THE beauty of the ANC’s freshly released document, “Media Transformation, Ownership and Diversity” is the party’s refreshing admission that it loathes criticism.
But to get to the honesty you first have to negotiate the doublespeak. The invention of the term “doublespeak” has been wrongly attributed to George Orwell. But Orwell did invent the notion of “doublethink”.
Here’s the sentence in which it first made an appearance: “His mind slid away into the labyrinthine world of doublethink. To know and not to know, to be conscious of complete truthfulness while telling carefully constructed lies, to hold simultaneously two opinions which cancelled out, knowing them to be contradictory and believing in both of them …”
The ANC’s document starts out as a sermon: “All of us have a responsibility to defend media freedom and editorial independence from any form of compulsion, be it political, economic or commercial.”
But the next paragraph starts with the telling qualification, “However”, and it is downhill from there. Sentences such as this appear: “(A) Cursory scan on the print media reveals an astonishing degree of dishonesty, lack of professional integrity and lack of independence.”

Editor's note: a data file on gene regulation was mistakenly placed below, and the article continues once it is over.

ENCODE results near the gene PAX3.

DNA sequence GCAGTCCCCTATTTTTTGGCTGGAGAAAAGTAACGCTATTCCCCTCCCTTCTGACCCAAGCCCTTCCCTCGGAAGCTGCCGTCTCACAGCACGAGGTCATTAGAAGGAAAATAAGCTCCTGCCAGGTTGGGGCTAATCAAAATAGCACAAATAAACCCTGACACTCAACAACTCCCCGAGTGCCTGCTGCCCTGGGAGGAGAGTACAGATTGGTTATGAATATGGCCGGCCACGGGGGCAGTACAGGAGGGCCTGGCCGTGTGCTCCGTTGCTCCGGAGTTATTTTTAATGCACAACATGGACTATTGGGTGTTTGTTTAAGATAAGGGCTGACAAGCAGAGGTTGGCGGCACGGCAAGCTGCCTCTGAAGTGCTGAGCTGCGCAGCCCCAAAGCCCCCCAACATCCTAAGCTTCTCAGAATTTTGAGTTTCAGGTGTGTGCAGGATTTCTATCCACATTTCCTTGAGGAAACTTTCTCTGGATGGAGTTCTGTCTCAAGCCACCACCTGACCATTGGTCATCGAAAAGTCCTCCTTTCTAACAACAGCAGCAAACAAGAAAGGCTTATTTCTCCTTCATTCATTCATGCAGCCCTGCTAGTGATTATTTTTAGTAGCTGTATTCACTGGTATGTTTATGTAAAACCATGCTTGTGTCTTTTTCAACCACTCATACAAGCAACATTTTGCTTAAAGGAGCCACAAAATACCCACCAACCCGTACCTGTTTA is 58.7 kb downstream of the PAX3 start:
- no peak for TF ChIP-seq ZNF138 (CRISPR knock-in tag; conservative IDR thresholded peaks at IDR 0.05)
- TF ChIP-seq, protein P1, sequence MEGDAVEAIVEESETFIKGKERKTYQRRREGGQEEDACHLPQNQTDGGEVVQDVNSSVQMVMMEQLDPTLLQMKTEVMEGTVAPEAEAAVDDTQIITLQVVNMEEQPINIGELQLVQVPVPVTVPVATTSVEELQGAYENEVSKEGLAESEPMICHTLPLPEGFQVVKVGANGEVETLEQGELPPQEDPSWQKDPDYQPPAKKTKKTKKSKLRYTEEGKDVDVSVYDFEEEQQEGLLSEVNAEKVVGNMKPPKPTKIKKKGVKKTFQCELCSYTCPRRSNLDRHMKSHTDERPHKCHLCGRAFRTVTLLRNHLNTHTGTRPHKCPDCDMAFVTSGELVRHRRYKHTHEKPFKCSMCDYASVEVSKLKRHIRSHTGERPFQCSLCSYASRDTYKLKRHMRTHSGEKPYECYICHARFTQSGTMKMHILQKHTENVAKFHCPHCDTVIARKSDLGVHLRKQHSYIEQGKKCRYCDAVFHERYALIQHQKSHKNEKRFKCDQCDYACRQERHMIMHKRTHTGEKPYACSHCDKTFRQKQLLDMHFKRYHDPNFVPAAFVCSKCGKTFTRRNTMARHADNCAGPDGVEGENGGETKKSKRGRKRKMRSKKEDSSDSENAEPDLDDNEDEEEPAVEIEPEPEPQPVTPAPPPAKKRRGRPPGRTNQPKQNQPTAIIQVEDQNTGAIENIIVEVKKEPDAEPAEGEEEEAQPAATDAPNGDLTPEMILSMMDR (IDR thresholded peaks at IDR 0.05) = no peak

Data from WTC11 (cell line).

And: “The abuse of positions of power, authority and public trust to promote narrow, selfish interests and political agendas inimical to our democracy. This points to the fact that the problem of what is called ‘brown envelope’ journalism. This type of rot is a much more serious problem than the media is willing to admit.”
And the remedy? The “ownership and control” of the media must be addressed. “Freedom of expression needs to be defended but freedom of expression can also be a refuge for journalist scoundrels, to hide mediocrity and glorify truly unprofessional conduct. Freedom of expression means that there should be objective reporting and analysis which is not coloured by prejudice and self-interest.”
The proposal is that a Media Appeals Tribunal be established. Such a tribunal, the ANC is at pains to stress, would be accountable to parliament “instead of the ANC with all its bias and firm views”. It is hard to share the ANC’s faith in the independence of its MPs.
The truth about the media is very different to that which this document offers. The lion’s share of South Africa’s radio and television stations, which the ANC acknowledges reach an audience more than double that of print media, fall under the ambit of the public broadcaster, which some view as all but an official mouthpiece of the ruling party.
South Africa’s press is robust, highly competitive and diverse and, in the case of this newspaper’s owners, Avusa, has a strong empowerment shareholding.